Looking back at 2017, we saw US lumber production grow with fiery intensity. This was cause for concern and a detailed analysis was conducted to forecast future consumption of softwood lumber in the five end-use categories (residential housing, repair & remodeling, non-residential construction, material handling and other). The forecast,“Future Suppliers of Softwood Lumber to the US Market – Supply and Demand Outlook 2017-2030“, was released in March of 2018 and indicated that the demand for softwood lumber will grow at an annual rate of 2.3% through 2030. Canadian imposed tariffs, insect infestations compromising US lumber and the recent growth in the residential housing market all play a role in chaos that is the US lumber market.
Since January of 2018, there is on average a 20.83% tariff imposed on Canadian lumber imports by the Trump administration. It is speculated by the Trump administration that Canadian leaders are subsidizing softwood lumber prices, also known as dumping, to underbid American competitors. The failed attempt to settle the Trump administration claim that Canadian firms were selling lumber at unfair prices with the help of government subsidies did not end well. The claim was left unsettled and the US tariff was imposed. In return, Canadian firms may pass the burden of the tariff onto US buyers.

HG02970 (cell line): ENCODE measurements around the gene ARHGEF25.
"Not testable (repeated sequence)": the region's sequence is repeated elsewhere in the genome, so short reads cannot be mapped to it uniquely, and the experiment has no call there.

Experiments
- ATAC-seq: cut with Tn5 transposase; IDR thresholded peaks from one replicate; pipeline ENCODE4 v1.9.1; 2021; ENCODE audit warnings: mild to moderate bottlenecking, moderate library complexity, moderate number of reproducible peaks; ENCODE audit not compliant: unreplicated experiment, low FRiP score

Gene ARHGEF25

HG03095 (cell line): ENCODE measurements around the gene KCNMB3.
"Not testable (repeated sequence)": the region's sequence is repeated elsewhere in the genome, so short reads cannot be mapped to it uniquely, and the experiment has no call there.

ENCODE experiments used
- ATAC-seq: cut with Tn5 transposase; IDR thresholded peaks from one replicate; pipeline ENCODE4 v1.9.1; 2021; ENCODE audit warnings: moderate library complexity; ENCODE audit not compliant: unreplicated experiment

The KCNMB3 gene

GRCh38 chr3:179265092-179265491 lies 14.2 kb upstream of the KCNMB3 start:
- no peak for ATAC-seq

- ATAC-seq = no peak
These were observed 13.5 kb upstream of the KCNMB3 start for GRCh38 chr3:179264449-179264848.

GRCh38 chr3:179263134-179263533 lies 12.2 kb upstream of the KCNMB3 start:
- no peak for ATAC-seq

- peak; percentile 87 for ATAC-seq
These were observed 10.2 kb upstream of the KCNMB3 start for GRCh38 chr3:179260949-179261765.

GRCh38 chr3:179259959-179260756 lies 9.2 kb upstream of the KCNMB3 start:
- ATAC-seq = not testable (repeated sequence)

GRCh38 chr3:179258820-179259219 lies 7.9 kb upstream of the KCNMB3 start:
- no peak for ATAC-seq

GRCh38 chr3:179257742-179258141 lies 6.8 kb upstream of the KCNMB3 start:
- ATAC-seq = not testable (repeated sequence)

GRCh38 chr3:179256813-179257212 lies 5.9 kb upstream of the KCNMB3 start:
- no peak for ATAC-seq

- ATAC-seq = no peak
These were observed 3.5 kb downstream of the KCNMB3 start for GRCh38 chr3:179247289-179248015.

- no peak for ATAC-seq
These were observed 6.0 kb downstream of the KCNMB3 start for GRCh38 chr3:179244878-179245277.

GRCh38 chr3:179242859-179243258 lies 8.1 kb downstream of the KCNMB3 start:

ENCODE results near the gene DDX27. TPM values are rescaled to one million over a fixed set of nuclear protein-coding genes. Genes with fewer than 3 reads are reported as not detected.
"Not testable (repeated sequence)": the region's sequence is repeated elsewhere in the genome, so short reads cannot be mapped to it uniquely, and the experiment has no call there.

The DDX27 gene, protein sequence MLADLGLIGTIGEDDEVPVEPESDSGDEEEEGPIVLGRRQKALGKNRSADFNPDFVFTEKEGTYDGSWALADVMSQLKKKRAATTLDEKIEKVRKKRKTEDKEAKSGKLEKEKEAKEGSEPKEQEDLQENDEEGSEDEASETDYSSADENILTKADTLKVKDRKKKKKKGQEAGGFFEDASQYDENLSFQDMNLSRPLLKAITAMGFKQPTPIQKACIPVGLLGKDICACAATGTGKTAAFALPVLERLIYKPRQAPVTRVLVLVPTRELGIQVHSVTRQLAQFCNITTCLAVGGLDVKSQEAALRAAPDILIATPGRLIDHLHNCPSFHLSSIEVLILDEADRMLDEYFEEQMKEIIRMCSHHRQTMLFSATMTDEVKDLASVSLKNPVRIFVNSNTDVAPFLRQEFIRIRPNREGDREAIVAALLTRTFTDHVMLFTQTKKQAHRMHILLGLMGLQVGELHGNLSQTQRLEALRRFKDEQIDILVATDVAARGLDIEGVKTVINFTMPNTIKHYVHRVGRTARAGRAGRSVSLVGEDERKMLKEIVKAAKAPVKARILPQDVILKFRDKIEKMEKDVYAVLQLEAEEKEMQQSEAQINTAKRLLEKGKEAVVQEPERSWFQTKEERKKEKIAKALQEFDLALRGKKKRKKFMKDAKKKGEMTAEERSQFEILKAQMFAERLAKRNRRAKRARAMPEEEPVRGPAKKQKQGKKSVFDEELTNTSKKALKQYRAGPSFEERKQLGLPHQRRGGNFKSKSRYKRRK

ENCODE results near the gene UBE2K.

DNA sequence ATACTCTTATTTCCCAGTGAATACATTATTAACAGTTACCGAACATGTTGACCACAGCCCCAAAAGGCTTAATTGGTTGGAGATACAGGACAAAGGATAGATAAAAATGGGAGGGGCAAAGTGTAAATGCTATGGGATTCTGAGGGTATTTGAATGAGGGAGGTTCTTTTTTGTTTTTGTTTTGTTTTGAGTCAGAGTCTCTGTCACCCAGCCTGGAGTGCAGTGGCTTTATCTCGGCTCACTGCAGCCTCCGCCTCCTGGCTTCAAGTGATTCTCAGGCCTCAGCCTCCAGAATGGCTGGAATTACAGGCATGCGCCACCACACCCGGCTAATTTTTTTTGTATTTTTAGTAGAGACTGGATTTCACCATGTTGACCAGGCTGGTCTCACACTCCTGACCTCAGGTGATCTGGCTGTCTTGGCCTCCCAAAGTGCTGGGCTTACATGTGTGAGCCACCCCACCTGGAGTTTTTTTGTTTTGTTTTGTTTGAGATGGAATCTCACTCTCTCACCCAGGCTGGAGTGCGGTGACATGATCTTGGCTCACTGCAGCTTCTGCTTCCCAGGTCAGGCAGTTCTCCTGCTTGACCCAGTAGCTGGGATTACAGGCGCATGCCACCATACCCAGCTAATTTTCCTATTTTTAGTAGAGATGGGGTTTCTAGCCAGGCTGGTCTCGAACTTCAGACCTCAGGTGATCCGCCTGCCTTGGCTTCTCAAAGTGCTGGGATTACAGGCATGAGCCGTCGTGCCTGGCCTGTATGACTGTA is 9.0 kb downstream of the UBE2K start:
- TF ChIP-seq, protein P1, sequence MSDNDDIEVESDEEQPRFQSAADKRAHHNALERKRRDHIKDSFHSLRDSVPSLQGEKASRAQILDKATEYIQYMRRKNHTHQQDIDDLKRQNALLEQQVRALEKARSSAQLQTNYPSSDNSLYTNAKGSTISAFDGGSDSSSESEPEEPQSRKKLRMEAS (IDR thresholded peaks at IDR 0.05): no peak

A species of bark beetle, the size of a grain of rice, has laid waste nearly 39.52 M acres of lodgepole pine forest in British Columbia. The mountain pine beetle, a species of bark beetle and the spruce beetle have riddled North American forests destroying trees at advantageous rates. The February 2018 report from Wood Market noted that lumber mills in British Columbia are either cutting shifts or shutting down due the impact of infestations.
A five year forecast shows positive growth for the U.S. housing market (Wood Markets:More Record-Level Lumber Prices Expected in 2018 from U.S. Import Duties). The housing market has finally seen its long awaited demand from the millennial generation and now faces increased lumber costs that will in turn raise housing prices. In addition to residential contractors, industrial manufactures are subject to what seems to be never ceasing price increases on everything from 2x4s to OSB (oriented strand board) and plywood. If the escalations continue, we can anticipate that home prices will rise at an accelerated pace.
The housing market growth only exasperates the effects of Canadian tariffs and overall lumber shortage in the U.S.
Since the fall of 2017, First Class Packaging has taken efforts to notify our customers of the price escalations & will continue to do so.